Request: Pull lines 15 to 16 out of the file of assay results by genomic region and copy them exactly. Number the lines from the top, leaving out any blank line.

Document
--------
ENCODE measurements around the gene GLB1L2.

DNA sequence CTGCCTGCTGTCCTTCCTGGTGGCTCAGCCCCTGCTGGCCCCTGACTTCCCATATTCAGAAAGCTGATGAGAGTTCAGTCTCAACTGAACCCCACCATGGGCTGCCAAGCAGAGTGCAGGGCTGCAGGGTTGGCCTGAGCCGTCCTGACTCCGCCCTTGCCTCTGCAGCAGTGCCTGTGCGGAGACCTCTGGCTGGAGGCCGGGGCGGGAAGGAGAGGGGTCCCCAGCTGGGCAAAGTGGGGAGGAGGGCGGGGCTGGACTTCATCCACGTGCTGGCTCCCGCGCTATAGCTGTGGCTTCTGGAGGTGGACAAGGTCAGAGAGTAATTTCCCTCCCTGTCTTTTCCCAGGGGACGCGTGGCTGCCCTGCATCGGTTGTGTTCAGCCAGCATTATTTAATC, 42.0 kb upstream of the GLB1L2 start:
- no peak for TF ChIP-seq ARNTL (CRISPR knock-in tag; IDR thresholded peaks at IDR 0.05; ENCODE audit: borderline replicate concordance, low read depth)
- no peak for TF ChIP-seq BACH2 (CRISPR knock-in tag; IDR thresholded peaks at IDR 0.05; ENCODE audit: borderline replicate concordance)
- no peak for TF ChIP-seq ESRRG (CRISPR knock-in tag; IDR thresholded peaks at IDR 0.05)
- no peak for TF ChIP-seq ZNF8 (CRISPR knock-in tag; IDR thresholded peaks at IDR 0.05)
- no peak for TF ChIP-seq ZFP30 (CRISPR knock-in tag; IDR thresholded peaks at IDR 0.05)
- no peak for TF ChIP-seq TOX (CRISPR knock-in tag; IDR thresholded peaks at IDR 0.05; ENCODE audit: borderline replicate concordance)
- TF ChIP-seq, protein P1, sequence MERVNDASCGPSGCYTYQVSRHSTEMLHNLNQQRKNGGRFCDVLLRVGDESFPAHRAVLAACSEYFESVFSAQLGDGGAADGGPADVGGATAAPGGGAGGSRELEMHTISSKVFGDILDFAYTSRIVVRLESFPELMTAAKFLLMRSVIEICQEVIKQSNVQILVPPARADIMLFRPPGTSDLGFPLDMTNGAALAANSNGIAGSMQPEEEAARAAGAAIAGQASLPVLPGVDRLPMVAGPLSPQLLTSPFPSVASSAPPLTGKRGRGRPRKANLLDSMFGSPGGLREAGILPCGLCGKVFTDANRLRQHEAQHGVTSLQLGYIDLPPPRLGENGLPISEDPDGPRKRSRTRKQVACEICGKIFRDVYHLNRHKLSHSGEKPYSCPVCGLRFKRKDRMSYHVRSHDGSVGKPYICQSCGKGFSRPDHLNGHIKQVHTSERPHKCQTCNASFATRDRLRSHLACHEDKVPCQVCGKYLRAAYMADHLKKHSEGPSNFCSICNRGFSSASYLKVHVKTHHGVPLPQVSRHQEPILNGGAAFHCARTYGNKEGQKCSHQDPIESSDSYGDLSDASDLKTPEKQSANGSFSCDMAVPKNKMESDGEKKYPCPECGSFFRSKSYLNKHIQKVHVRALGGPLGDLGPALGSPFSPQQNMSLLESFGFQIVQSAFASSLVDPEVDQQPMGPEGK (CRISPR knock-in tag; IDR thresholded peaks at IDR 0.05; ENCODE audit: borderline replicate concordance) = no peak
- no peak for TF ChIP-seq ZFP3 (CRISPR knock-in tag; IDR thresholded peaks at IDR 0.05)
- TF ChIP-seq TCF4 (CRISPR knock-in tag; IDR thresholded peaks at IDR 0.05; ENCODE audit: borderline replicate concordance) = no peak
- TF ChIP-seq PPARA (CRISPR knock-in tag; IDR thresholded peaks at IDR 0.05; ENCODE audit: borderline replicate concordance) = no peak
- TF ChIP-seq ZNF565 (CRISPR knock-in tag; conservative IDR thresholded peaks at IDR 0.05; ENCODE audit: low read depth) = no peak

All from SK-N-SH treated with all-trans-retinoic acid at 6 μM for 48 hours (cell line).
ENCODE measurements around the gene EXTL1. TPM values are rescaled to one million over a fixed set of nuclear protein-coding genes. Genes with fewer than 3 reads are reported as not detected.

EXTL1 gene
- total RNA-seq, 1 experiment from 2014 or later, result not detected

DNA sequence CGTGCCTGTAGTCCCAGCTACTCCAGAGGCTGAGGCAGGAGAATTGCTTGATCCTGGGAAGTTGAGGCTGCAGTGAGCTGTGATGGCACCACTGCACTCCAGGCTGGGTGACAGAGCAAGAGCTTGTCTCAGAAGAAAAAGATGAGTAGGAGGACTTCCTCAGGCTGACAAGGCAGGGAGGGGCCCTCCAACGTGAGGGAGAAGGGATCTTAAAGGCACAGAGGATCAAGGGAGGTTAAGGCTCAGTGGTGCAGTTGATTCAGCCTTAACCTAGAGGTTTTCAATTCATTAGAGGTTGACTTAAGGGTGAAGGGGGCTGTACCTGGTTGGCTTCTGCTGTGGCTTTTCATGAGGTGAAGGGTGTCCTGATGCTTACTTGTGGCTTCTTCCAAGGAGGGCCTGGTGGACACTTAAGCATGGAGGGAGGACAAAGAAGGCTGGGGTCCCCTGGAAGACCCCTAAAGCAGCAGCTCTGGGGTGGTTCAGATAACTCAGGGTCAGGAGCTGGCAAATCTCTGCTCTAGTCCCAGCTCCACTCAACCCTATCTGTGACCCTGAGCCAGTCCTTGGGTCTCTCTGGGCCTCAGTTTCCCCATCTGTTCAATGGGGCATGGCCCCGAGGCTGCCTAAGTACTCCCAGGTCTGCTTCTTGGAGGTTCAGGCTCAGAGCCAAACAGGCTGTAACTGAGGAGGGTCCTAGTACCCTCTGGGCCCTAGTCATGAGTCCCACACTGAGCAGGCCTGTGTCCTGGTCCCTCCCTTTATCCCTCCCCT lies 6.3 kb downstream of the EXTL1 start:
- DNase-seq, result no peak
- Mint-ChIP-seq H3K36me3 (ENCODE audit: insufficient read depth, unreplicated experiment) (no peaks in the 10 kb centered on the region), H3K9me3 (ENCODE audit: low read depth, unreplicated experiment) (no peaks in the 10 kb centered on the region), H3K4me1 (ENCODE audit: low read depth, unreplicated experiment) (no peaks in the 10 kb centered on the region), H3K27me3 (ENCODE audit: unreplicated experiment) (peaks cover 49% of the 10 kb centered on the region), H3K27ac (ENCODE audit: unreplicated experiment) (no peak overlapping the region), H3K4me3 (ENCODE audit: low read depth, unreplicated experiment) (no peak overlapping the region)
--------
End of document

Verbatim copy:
ENCODE measurements around the gene EXTL1. TPM values are rescaled to one million over a fixed set of nuclear protein-coding genes. Genes with fewer than 3 reads are reported as not detected.

EXTL1 gene